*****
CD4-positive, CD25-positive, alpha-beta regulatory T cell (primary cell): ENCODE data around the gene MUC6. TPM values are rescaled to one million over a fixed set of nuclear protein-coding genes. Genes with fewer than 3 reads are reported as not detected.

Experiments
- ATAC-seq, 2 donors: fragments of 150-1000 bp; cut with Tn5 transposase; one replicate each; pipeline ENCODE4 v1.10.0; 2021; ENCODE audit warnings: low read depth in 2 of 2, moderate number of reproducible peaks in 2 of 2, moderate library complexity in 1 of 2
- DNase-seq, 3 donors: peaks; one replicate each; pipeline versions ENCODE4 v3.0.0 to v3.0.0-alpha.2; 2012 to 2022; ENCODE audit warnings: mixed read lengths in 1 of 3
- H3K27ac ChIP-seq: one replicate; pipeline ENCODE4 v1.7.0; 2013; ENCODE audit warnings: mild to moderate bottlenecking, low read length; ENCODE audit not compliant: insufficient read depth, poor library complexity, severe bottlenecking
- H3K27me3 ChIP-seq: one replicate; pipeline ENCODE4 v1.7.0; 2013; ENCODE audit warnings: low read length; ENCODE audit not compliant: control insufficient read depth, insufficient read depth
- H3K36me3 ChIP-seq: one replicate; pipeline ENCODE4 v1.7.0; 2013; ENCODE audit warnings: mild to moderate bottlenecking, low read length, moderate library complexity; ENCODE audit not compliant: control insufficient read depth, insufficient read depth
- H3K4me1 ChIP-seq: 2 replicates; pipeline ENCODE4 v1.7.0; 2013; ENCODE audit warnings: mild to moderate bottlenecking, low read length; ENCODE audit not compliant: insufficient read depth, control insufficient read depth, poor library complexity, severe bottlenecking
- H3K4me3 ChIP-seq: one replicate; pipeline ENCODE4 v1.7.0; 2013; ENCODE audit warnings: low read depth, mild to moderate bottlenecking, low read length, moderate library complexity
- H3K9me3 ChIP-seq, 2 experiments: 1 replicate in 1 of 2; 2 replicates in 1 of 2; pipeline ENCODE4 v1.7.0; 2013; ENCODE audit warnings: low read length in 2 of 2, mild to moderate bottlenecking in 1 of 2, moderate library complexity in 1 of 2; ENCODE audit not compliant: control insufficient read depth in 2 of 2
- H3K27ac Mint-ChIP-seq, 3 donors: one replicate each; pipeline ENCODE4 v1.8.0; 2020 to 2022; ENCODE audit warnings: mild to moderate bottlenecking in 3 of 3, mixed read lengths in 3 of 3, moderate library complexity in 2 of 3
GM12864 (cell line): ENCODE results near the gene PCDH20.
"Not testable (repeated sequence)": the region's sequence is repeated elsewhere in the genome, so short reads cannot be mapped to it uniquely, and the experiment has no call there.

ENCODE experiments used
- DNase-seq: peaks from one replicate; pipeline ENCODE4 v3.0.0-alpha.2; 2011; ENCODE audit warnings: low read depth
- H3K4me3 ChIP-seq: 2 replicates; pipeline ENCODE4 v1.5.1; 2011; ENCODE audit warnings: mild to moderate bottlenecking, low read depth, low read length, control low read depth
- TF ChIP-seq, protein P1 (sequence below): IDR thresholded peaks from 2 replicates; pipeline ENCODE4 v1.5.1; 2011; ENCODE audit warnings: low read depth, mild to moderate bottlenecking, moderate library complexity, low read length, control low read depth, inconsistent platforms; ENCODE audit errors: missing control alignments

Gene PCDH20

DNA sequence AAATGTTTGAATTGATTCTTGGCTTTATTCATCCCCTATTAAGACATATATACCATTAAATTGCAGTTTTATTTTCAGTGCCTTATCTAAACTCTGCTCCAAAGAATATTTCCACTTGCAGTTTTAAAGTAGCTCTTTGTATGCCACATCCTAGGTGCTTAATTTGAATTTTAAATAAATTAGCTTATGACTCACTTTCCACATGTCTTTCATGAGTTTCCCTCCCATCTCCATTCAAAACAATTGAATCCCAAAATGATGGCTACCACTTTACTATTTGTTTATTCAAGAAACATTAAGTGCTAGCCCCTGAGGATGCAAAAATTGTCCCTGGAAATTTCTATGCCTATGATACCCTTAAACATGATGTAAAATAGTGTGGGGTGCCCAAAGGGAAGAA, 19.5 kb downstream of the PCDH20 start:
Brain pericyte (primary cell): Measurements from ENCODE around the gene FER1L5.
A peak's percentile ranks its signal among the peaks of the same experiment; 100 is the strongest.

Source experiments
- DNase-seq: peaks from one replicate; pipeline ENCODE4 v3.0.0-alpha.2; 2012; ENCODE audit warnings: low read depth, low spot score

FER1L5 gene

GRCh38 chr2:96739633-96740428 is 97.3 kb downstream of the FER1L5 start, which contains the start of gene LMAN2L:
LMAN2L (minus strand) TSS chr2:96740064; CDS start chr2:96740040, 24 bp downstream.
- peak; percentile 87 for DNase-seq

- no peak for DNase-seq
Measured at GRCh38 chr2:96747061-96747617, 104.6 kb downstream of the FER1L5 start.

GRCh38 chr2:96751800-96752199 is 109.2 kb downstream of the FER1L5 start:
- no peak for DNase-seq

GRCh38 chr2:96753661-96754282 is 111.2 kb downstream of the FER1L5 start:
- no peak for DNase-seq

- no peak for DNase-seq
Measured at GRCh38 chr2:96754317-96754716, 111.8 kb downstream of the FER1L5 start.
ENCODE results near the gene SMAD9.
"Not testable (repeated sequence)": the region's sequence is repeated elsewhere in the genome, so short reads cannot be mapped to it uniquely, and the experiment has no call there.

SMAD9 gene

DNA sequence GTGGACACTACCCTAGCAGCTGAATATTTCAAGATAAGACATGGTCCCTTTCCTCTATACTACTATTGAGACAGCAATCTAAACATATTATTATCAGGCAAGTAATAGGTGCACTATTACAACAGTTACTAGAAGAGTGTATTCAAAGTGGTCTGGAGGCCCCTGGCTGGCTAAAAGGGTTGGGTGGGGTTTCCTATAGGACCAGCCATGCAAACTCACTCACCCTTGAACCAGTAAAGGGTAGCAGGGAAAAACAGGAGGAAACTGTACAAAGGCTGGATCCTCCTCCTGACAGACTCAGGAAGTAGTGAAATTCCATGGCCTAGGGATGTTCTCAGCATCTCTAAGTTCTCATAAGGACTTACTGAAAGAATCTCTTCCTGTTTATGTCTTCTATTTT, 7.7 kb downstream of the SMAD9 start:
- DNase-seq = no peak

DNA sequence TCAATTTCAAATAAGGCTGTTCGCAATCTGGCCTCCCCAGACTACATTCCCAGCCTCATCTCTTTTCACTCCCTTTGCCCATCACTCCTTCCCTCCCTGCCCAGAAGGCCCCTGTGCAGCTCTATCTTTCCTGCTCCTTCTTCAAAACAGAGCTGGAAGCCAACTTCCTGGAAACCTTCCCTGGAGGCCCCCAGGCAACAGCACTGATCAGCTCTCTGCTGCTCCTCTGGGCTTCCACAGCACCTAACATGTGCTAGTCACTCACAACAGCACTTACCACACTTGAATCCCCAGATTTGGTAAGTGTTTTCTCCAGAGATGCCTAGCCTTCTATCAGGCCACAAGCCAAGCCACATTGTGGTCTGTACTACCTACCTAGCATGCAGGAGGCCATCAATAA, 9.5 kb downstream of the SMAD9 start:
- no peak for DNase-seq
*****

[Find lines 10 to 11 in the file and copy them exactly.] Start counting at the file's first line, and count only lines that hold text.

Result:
- H3K9me3 ChIP-seq, 2 experiments: 1 replicate in 1 of 2; 2 replicates in 1 of 2; pipeline ENCODE4 v1.7.0; 2013; ENCODE audit warnings: low read length in 2 of 2, mild to moderate bottlenecking in 1 of 2, moderate library complexity in 1 of 2; ENCODE audit not compliant: control insufficient read depth in 2 of 2
- H3K27ac Mint-ChIP-seq, 3 donors: one replicate each; pipeline ENCODE4 v1.8.0; 2020 to 2022; ENCODE audit warnings: mild to moderate bottlenecking in 3 of 3, mixed read lengths in 3 of 3, moderate library complexity in 2 of 3